Rob Pfeiffer Blog 2/3/2016 Power of Women

Posted by admin - February 18, 2016 - Go! Malawi News - No Comments

2/3/2016

I’ve been privileged to be able to watch a group of people perform superhuman feats over the past three months. It is time to try to capture some of these heroics in an article. An example occurred yesterday which should go a long way towards portraying this amazing level of performance. I was sitting reading on my veranda when a woman appeared carrying a full bucket of water on her head. These buckets are difficult for me to lift off the ground and weigh approximately 70 pounds. I had exchanged greetings with her many times as she is part of the construction crew which just finished the new building here at Go! Malawi. She carried sand, bricks, water and anything else someone needed, usually on her head. On this occasion, after we exchanged greetings, she started gesturing towards her abdominal area with both hands and talking fast in her native tongue. The bucket remained on her head, perfectly balanced. I was trying to understand, but getting nowhere as she repeated whatever she was saying to try to help me. All her efforts were for nothing. And, the pail still sat on her head. A staff member noticed this occurring and came over to translate. I had been guessing that she was telling me she was pregnant or having intestinal difficulties of some sort. It turns out she was hoping I had some medicine to help her son who had stayed home from school with a stomach issue. Still, the bucket remained on her head. I retreated into the cabin to retrieve some antacid tablets which she accepted graciously, bowing and folding her hands in front of her while the bucket remained balanced on her head. Off she went down the hill clasping the tablets as though they were gold with the bucket still on her head.

This typifies the work women do here on a daily basis. Except most of what they do is more arduous. They are out early (5:00 or 5:30AM) gathering water and doing laundry. Then, they dash off to the fields with a hoe and a baby. Attachment theory of child-rearing is the norm here as babies ride their mothers’ backs everywhere like papooses in the old Westerns. After tilling the fields, there is food and firewood to gather in the forest. Right now, mushrooms are mushrooming everywhere and women are carrying buckets of them home all day long. The firewood carrying is unreal. They carry ten to fifteen foot logs one to three inches in diameter in bundles of eight to twelve on their heads for long distances. As they come off the mountain towards the end of the day, they tend to stop at the bottom of the hill for a break. They approach a big tree and tip the load to vertical and lean it against the tree before getting a gulp of the water. Then, off they go again, fully loaded to cook supper. And, did I mention the baby on their backs? Though all of this very difficult work, they remain gracious, friendly, deferential to a fault, and even happy.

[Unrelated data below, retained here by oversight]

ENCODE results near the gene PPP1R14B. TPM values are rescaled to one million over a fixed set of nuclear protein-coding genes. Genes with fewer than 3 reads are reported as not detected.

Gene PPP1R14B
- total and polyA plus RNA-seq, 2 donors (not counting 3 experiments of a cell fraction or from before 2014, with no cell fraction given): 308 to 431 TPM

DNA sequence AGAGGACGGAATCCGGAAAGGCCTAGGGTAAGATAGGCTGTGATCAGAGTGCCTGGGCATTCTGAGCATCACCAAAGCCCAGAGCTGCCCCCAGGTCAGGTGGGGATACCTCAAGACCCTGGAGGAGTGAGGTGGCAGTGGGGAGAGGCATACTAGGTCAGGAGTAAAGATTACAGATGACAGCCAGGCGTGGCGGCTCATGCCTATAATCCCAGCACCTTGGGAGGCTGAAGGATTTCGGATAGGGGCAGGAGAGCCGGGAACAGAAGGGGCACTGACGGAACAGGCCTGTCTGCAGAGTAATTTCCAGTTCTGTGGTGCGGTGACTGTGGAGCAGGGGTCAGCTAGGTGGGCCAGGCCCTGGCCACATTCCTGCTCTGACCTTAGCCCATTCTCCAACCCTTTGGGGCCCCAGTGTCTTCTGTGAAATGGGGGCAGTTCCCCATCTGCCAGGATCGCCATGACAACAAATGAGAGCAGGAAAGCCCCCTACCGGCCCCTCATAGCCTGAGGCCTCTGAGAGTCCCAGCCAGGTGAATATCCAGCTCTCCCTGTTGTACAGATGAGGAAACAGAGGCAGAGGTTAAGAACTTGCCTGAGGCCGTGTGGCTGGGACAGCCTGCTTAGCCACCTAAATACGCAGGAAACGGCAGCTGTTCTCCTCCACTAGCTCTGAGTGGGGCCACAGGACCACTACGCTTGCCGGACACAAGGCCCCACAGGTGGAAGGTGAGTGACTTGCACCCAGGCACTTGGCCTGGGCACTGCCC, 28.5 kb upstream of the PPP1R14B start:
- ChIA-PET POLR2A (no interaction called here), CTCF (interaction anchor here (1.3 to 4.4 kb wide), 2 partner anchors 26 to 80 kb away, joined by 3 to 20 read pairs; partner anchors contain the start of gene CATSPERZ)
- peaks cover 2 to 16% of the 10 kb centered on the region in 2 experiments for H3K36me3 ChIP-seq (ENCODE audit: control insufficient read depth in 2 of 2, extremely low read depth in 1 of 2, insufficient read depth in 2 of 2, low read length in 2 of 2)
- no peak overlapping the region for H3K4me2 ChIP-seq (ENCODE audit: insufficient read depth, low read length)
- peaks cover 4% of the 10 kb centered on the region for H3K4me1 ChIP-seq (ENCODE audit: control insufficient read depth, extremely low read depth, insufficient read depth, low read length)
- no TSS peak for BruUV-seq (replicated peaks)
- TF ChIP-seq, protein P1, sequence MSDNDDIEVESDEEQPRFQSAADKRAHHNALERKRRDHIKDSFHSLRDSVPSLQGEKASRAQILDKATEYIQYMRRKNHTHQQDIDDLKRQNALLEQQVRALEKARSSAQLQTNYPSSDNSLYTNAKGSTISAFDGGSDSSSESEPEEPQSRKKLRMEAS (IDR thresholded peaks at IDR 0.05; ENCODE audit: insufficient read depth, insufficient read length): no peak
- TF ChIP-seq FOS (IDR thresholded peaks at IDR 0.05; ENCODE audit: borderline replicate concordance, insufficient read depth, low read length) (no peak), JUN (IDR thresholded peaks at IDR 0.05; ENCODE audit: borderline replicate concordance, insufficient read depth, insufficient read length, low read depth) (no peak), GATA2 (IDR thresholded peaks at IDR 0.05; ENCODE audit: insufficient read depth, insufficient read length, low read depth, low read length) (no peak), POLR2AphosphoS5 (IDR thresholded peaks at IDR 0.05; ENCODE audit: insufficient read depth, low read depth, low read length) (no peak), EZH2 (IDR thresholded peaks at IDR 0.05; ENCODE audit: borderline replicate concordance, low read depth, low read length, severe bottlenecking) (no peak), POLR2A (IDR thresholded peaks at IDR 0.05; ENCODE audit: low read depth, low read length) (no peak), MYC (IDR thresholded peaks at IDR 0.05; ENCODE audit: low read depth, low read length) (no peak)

There are exceptions to this description, but they are so few that they barely deserve mention. Women also always dress most modestly, covering themselves from neck to feet, even in extreme heat. The happiness of the children, which I have reported on extensively, has to be largely attributed to the loving attention they receive from their mothers. I stand in awe of the women of Malawi. That is some of the news from here.